Trading in ribs and pulled pork from the Charley West BBQ Fest two Saturdays ago for pretty much all the things at this past Saturday’s Taste-of-ALL, it was another weekend of celebratory (over)eating in the capital city.
For the 22nd year, we calculated, fellow food writer Judy Grigoraci and I had the enviable task of sampling food from 15 different restaurants and food trucks at this year’s event, which drew a big crowd to the Four Points by Sheraton and Kanawha Boulevard.
Most years, this process involves a painstaking tasting of dozens of items to come up with our list of favorites, followed by lots of re-tasting and negotiating to come up with our agreed-upon winner for the coveted Delmar Robinson Food Critics Award, given to what we determine is the event’s best-tasting dish.
But this year, the process was much quicker. After we each conducted our own round of initial tastings, we both agreed there were only two clear plates in the running — and it came down to a battle of hotel chefs.
Although the Four Points by Sheraton’s generously portioned seafood risotto topped with perfectly cooked sea bass was a clear crowd favorite, Chef Brentford Young’s beautifully presented dish came in a close second.
We gave the nod to a simpler — but undeniably delicious — entry this year: Chef Christopher Kirksey’s perfect little bite of crab cake slider with green tomato chow-chow from Town Center Marriott’s Brick Salt Bar + Kitchen.
Side by side, the seafood-topped risotto certainly looked like a more impressive dish, but at an event with the word “Taste” in its name, that crab cake slider was too good not to win. The crab-filled cake was moist, had very little filling and was delicately seasoned. The tart relish added great color, texture and balance. Even the potato chips served with it were phenomenal.
Congrats, Chef Kirksey!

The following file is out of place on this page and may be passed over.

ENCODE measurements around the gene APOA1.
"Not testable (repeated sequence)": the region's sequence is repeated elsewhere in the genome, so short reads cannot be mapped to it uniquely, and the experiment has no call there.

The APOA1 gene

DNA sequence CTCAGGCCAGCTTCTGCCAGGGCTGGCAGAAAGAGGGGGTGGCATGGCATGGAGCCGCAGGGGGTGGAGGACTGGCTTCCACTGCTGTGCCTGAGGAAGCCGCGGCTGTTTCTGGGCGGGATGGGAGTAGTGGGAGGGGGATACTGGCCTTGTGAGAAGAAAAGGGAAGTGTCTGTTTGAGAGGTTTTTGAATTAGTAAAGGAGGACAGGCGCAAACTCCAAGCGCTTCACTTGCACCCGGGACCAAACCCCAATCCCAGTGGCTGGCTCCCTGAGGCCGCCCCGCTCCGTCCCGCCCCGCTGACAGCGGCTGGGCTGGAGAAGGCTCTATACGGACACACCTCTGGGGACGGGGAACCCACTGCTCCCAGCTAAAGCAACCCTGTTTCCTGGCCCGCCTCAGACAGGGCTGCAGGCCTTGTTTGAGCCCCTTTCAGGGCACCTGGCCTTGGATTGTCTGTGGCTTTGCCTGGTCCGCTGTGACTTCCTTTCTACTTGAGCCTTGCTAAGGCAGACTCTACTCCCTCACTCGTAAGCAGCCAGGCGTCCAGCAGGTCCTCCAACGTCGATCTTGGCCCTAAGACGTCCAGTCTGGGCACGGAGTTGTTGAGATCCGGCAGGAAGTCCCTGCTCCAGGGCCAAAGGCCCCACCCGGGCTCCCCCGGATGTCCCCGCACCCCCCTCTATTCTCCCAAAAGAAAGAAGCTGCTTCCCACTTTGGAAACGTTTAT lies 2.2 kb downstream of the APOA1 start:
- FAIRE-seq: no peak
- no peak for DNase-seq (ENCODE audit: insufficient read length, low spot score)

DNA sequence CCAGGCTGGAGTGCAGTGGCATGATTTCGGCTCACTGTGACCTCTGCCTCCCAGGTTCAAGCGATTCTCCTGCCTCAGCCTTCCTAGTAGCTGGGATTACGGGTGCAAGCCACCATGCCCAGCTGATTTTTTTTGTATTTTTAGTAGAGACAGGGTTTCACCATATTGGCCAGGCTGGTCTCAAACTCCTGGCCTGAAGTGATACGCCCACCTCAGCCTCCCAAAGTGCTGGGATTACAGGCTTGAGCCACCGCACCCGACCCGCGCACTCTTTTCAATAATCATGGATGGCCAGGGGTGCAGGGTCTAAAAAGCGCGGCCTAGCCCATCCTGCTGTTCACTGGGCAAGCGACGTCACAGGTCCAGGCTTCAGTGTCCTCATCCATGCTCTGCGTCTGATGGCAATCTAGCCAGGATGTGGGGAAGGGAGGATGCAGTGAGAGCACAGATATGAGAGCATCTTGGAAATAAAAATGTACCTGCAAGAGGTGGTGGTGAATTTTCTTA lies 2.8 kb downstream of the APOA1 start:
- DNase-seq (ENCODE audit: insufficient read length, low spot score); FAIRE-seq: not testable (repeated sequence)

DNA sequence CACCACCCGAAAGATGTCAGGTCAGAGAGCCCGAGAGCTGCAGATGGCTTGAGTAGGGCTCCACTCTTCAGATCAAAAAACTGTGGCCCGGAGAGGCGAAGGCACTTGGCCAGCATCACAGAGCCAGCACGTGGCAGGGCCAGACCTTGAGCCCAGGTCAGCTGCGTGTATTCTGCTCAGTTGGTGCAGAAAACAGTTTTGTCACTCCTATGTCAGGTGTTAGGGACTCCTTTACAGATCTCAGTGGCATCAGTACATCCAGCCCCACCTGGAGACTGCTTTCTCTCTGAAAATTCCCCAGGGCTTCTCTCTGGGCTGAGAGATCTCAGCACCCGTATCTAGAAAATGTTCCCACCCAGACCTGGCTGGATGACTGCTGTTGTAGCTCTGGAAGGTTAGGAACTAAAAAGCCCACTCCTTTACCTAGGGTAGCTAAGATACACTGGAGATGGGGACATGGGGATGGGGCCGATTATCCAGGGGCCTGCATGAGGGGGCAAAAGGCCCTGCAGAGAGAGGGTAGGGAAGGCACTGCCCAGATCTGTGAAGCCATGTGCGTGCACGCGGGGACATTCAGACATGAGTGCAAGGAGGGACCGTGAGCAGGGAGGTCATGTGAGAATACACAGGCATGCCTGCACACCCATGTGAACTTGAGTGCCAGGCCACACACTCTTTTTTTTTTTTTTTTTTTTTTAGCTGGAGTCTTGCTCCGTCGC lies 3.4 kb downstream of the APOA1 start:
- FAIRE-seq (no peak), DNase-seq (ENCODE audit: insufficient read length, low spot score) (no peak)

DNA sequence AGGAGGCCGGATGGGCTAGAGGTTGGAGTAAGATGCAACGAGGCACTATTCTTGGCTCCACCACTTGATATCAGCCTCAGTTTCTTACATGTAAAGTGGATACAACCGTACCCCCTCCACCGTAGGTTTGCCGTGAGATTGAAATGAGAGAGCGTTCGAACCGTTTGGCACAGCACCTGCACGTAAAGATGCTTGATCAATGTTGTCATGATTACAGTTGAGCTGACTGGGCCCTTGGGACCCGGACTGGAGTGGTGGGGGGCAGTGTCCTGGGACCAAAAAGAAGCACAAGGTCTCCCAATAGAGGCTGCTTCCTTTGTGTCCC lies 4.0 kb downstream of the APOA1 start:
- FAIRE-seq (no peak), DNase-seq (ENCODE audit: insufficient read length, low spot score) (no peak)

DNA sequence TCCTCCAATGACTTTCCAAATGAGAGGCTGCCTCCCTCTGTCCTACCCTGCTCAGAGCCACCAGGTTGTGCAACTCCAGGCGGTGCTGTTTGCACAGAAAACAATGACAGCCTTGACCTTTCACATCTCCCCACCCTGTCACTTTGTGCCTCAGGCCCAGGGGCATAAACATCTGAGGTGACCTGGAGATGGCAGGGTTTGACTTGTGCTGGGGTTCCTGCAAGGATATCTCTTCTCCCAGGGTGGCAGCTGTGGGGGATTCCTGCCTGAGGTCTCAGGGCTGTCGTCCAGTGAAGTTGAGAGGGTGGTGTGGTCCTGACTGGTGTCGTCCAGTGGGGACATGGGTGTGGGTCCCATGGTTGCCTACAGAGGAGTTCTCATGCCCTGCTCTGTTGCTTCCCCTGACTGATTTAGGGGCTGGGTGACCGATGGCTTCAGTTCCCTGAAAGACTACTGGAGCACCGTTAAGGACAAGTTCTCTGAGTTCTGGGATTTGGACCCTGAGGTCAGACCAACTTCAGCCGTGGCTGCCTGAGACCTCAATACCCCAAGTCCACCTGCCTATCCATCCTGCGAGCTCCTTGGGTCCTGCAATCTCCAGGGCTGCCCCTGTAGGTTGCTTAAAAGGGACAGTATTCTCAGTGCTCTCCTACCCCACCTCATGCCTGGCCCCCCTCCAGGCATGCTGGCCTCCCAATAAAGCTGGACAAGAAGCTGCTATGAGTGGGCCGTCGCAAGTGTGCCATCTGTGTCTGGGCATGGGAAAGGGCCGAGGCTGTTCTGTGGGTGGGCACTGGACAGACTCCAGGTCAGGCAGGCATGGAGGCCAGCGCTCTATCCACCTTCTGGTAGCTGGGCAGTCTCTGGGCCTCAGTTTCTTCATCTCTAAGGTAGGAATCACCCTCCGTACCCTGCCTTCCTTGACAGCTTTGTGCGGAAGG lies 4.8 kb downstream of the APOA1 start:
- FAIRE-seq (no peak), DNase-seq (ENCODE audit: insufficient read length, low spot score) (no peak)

Two hours later, Judy and I reconvened with local chef Andrew Quesenberry to judge the Taste-of-ALL Chefs Challenge cook-off pitting Ichiban’s Evan Wilson against Four Points’ Young in a “mystery box” competition.
After revealing the three secret ingredients that had to be incorporated into their dish — tomatoes, red skin potatoes and salt/vinegar/green onion-brined chicken — the chefs had a few minutes to grab ingredients from the pantry, then 30 minutes to cook, plate and serve a main dish to our judging panel.
While Wilson’s chili and honey-grilled chicken had a nice flavor and great char, Young’s dish came out on top by offering a great balance of tastes and textures: well-seasoned chicken; crazy-good potatoes fried with onions, peppers and tomatoes; and a fantastic sweet-and-sour sauteed Napa cabbage slaw.
I really wasn’t hungry after sampling 20-plus dishes just two hours before, but I still pretty much cleaned my plate it was so good.
With the last day of school just a few days away, summer vacations are right around the corner. If yours takes you down around Hawks Nest State Park in Ansted, a loyal reader suggests checking out the lodge’s restaurant, which is now under new management.
“I ate a few meals at the restaurant recently while at a conference and the food was outstanding,” Barbara Smith reports. “I heard people at other tables going on about their delicious meals, and they were even talking about the food after returning to the conference room.”
Now how often does that happen at a conference?
“The favorites were broccoli soup, fish and chips, meatloaf and chili,” she added. “Service was great, too, so it would be a great destination restaurant for Charlestonians.”
Plus, you get to enjoy the ridge-top restaurant’s Southern comfort menu while also savoring breathtaking views of the New River Gorge below. I can’t wait to check it out as I do my own exploring this summer.